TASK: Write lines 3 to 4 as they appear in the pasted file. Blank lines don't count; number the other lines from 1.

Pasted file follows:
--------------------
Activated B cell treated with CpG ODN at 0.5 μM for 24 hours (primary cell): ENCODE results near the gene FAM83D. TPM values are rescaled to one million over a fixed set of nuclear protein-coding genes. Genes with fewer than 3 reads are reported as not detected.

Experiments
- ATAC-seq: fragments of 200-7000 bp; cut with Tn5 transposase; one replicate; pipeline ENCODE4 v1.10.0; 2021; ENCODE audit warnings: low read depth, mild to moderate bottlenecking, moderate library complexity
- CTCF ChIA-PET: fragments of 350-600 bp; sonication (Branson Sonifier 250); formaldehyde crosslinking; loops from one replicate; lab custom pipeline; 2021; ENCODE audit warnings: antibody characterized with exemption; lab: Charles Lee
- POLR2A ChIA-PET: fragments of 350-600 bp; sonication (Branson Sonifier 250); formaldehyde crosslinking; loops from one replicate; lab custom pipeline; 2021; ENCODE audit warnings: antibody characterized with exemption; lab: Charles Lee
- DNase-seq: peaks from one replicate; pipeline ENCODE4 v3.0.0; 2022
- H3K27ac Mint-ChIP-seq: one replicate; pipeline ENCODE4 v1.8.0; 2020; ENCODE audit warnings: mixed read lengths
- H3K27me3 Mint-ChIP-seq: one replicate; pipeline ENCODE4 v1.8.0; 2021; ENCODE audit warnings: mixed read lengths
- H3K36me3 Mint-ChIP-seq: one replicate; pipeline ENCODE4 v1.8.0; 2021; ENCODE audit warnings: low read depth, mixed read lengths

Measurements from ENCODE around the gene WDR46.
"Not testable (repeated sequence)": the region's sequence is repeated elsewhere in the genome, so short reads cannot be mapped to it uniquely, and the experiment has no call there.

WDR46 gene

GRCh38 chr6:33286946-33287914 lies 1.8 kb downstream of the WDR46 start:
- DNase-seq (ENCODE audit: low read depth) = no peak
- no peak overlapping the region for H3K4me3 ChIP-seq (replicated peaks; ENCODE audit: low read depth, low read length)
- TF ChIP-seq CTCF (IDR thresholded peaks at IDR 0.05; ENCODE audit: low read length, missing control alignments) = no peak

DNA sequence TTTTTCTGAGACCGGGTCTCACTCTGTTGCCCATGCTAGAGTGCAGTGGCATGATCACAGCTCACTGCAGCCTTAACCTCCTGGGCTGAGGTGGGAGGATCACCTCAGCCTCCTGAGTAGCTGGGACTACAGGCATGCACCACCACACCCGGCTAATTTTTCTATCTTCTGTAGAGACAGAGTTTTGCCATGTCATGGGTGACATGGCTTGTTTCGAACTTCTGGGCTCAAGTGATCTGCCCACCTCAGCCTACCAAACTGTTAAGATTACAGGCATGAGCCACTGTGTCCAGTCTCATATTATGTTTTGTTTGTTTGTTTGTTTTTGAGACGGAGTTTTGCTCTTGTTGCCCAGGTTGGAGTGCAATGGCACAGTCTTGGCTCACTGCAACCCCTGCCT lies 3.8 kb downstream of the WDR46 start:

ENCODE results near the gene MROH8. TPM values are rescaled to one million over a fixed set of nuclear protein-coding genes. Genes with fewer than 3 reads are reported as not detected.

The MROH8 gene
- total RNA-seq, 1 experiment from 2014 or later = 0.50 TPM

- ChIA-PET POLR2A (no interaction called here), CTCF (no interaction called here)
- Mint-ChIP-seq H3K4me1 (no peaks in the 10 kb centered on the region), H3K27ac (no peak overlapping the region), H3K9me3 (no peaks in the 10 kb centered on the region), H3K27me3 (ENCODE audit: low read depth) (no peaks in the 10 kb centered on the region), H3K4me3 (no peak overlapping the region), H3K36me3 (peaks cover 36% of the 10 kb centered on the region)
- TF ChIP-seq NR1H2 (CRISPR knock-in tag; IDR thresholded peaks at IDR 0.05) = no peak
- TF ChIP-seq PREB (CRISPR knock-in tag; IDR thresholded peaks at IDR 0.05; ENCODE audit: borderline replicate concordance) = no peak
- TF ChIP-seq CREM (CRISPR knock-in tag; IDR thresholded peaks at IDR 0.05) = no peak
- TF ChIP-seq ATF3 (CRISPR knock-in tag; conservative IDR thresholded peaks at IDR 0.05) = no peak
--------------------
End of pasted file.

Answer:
- ATAC-seq: fragments of 200-7000 bp; cut with Tn5 transposase; one replicate; pipeline ENCODE4 v1.10.0; 2021; ENCODE audit warnings: low read depth, mild to moderate bottlenecking, moderate library complexity
- CTCF ChIA-PET: fragments of 350-600 bp; sonication (Branson Sonifier 250); formaldehyde crosslinking; loops from one replicate; lab custom pipeline; 2021; ENCODE audit warnings: antibody characterized with exemption; lab: Charles Lee